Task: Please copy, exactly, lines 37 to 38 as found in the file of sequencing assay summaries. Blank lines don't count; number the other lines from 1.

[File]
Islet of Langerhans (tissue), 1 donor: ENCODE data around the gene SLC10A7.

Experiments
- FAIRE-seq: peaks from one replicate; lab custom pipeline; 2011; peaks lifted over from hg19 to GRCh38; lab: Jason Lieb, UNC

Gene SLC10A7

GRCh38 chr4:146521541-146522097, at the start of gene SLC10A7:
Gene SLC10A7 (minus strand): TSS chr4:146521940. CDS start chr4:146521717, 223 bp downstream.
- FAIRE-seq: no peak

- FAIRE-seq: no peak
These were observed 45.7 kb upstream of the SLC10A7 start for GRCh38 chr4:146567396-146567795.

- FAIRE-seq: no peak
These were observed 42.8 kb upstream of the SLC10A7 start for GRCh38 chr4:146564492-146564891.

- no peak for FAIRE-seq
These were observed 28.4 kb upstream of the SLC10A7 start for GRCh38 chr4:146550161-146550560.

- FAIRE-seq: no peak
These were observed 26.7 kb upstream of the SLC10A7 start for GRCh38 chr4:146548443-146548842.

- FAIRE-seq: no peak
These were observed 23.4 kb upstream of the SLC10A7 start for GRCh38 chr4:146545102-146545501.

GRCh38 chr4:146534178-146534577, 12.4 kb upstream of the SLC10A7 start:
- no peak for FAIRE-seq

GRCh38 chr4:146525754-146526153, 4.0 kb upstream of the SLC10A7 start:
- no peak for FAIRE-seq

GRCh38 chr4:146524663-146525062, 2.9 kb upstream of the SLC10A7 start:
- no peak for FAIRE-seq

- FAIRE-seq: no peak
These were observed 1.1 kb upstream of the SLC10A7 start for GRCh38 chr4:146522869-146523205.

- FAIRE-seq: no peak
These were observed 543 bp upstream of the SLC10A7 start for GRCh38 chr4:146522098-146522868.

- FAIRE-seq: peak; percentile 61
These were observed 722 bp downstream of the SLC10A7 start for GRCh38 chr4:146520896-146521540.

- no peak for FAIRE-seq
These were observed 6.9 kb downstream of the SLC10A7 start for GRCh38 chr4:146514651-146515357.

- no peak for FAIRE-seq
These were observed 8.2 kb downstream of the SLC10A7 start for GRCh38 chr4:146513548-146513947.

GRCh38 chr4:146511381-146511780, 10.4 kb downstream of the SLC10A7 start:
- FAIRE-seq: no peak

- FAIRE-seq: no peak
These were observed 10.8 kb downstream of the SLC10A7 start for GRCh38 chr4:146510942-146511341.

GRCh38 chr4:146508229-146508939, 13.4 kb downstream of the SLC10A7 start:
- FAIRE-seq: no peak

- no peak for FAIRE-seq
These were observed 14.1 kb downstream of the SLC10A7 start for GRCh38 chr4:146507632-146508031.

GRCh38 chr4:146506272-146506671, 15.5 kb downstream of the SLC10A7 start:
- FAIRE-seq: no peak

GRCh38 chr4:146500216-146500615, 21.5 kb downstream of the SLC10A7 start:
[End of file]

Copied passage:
These were observed 10.8 kb downstream of the SLC10A7 start for GRCh38 chr4:146510942-146511341.

GRCh38 chr4:146508229-146508939, 13.4 kb downstream of the SLC10A7 start: